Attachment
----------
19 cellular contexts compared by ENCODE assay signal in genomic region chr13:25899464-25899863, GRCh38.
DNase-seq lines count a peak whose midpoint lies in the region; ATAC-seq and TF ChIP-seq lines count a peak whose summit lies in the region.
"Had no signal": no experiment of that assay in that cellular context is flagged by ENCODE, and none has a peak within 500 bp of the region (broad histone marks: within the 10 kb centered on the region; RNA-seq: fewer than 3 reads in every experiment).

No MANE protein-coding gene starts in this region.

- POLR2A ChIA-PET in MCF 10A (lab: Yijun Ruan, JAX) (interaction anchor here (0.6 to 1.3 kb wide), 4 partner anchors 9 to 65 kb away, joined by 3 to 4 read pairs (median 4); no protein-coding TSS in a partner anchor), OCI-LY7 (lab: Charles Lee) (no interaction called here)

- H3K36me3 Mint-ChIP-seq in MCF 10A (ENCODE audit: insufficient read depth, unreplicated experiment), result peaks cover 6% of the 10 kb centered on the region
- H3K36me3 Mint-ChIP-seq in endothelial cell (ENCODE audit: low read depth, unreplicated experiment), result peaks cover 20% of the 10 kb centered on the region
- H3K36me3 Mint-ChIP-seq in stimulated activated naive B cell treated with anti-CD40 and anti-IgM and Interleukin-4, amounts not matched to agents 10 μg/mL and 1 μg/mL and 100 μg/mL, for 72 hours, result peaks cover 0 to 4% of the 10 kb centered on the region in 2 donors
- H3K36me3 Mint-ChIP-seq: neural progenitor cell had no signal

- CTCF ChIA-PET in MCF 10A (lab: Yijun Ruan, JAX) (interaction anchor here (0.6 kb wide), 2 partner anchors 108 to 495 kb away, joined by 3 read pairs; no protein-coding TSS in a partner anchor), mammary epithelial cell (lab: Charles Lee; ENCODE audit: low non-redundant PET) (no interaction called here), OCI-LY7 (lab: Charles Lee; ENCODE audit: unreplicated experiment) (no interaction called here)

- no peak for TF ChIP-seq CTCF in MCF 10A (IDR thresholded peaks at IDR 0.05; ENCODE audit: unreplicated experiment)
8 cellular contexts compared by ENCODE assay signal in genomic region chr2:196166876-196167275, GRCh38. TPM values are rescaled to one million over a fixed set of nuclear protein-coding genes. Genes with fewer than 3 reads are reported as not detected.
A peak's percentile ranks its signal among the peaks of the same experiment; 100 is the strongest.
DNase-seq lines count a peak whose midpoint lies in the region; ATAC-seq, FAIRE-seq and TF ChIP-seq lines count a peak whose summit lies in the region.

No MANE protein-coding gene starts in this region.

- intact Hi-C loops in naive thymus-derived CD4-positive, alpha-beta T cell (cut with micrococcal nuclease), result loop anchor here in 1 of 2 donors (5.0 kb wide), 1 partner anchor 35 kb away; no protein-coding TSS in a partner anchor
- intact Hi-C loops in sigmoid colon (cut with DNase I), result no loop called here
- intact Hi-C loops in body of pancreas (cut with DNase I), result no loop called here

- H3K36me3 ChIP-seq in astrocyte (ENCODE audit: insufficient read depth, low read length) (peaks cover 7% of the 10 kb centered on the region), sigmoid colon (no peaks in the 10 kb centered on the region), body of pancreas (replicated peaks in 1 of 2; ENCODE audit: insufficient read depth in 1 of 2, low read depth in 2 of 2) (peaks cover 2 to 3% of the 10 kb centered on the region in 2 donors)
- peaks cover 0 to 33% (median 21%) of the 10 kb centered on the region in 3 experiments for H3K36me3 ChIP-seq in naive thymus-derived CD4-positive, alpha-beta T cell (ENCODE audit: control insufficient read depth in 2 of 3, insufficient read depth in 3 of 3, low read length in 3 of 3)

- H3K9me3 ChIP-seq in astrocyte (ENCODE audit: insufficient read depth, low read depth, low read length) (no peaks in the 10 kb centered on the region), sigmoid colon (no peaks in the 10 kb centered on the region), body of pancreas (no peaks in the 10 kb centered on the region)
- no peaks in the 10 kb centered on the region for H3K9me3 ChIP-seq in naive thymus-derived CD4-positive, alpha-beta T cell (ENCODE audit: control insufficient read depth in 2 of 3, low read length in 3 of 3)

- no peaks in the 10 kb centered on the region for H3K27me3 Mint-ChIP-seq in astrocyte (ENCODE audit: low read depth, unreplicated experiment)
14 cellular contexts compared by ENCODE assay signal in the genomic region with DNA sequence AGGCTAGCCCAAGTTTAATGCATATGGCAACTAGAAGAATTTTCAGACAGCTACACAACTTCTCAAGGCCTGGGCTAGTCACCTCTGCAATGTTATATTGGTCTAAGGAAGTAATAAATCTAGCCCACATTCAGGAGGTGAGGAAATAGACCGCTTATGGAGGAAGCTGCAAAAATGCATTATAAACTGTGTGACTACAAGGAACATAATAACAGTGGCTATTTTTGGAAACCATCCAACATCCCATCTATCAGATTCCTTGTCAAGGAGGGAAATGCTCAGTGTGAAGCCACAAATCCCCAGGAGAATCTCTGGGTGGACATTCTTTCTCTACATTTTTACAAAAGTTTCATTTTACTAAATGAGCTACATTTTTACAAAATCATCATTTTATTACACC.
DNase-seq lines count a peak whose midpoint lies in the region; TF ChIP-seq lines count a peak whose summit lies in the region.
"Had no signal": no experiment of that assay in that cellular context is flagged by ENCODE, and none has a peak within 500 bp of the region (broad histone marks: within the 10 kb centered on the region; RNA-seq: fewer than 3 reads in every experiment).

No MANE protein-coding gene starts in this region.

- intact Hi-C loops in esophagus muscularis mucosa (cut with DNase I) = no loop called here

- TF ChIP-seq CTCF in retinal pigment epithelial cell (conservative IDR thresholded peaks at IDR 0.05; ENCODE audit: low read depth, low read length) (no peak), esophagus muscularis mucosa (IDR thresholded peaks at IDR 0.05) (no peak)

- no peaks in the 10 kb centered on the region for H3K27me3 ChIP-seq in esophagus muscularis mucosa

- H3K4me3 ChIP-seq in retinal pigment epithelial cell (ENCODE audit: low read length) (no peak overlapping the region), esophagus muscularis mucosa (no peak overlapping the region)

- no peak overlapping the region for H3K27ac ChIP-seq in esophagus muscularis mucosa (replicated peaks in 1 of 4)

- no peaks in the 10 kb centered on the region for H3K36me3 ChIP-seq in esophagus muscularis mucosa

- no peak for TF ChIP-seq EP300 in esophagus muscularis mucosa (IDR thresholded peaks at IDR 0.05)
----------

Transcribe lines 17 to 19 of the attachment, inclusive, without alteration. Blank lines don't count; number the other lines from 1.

- intact Hi-C loops in sigmoid colon (cut with DNase I), result no loop called here
- intact Hi-C loops in body of pancreas (cut with DNase I), result no loop called here

- H3K36me3 ChIP-seq in astrocyte (ENCODE audit: insufficient read depth, low read length) (peaks cover 7% of the 10 kb centered on the region), sigmoid colon (no peaks in the 10 kb centered on the region), body of pancreas (replicated peaks in 1 of 2; ENCODE audit: insufficient read depth in 1 of 2, low read depth in 2 of 2) (peaks cover 2 to 3% of the 10 kb centered on the region in 2 donors)